Investing in Media Stocks

Updated: April 28, 2020, 3:19 p.m.

Media companies produce and distribute films, television series, music, books, and radio programming. And we’re consuming more and more of them. The proliferation of mobile devices led to a 1.5-hour increase in daily media consumption in the U.S. between 2009 and 2015. We now spend over 12 hours per day interacting with media in one form or another.

As companies with a strong foothold in digital video entertainment keep growing engagement and businesses heavily reliant on legacy media formats struggle, the industry has seen a lot of mergers and acquisitions over the last few years. The bulk of the industry’s power is consolidated in just a handful of companies, like Walt Disney (NYSE:DIS), Discovery (NASDAQ:DISCA), and ViacomCBS (NASDAQ:VIAC).

Meanwhile, some media companies have been acquired by telecom companies in a marriage of popular content and powerful distribution. Two big players in this field are AT&T (NYSE:T), owner of WarnerMedia, and Comcast (NASDAQ:CMCSA), owner of NBCUniversal. That’s put greater pressure on companies that specialize in media to offer direct-to-consumer services a la Netflix (NASDAQ:NFLX). Even radio producers have turned to podcasts to capitalize on the move toward on-demand media consumption.

The latest

The media industry is rapidly changing in the current economic climate. Find the latest information in the newsfeed at the end of this article.

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Top media companies

Through the noise of new platforms, ideas, and companies, a handful of publicly traded media organizations deserve special consideration. Here are a few of my top picks, which I recommend you evaluate.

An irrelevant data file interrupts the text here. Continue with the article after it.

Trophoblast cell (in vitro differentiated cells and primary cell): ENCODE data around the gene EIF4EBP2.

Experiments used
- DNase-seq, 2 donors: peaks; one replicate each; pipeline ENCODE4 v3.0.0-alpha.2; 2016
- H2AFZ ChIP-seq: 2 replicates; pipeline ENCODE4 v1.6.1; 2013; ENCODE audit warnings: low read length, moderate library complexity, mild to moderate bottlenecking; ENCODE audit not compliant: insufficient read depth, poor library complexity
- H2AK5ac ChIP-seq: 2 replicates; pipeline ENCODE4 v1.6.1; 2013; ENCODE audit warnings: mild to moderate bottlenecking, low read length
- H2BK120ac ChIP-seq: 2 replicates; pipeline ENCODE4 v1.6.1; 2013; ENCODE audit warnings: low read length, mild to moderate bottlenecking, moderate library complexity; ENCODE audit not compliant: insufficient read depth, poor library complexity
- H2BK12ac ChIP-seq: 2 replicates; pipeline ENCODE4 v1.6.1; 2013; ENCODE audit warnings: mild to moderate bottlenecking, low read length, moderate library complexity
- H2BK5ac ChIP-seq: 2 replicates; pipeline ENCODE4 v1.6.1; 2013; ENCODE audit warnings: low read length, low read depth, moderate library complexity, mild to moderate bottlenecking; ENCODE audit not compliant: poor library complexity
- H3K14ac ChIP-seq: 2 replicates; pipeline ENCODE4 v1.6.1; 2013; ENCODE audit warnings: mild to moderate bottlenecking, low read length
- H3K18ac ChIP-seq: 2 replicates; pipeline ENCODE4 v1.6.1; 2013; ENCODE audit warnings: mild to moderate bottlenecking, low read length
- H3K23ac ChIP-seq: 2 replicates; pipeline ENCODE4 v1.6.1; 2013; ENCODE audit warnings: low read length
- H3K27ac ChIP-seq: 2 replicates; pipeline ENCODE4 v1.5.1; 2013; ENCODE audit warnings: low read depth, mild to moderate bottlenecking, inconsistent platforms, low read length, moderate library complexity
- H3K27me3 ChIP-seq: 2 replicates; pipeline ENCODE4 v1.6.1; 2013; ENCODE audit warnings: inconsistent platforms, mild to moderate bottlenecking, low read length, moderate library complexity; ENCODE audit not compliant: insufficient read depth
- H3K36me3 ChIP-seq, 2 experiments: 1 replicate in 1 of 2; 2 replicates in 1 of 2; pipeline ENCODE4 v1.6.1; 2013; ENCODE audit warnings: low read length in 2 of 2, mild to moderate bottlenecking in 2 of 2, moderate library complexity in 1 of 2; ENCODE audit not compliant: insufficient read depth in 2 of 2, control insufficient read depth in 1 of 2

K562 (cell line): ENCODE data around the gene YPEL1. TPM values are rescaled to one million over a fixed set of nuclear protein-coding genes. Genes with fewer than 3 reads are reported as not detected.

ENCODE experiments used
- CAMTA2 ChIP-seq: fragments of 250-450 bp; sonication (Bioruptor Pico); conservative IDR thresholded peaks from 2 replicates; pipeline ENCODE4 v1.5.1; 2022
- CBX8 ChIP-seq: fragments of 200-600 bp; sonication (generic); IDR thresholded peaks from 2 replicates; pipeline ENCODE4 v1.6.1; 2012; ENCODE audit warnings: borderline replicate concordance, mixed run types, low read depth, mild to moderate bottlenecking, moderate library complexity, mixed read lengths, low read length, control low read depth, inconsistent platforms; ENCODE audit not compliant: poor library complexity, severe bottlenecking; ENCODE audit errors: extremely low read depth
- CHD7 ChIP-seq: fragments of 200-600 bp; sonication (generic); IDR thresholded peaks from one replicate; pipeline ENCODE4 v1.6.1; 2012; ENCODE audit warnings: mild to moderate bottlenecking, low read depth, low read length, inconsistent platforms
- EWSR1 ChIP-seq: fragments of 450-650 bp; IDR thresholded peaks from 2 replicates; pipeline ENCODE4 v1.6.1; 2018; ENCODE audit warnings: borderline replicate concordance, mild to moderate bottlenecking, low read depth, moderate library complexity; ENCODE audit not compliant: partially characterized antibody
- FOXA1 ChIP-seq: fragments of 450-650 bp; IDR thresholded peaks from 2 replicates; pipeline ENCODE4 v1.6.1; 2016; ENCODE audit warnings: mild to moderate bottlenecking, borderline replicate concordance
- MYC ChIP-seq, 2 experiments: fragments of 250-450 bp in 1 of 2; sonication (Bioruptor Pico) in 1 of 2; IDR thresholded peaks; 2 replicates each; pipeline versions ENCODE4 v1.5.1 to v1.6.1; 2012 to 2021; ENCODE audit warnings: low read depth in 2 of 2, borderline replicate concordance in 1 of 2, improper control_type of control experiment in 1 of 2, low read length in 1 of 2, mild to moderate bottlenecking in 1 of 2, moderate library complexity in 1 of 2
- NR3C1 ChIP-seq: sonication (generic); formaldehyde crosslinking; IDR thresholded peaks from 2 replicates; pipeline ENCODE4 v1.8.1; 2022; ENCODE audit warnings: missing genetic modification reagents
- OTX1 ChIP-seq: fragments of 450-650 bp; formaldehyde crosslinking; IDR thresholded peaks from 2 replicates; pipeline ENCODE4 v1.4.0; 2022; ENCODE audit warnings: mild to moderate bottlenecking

Discovery Communications

While Discovery is heavily concentrated on one type of content and distribution method -- unscripted cable television -- acquiring Scripps has given it significant scale. The company owns strong content and brands, including HGTV, the Food Network, and its namesake channel. Additionally, it may be even stronger in international markets, where it owns a nice portfolio of sports rights, including those for the Olympics, and its direct-to-consumer efforts are well ahead of its domestic operations.


Netflix is the largest direct-to-consumer video service in the world. It started moving into original production in 2013, and it’s become increasingly reliant on its own original series and films as other media companies look to go direct to consumers as well. Its massive scale provides it with a lot of data it can use to inform content licensing and production decisions and improve the user experience. While it’s fueled its content library expansion through increased debt, the company’s growing recurring revenue and improved operating margin should lead to improved cash flow and the ability to self-fund content investments in the future.

Walt Disney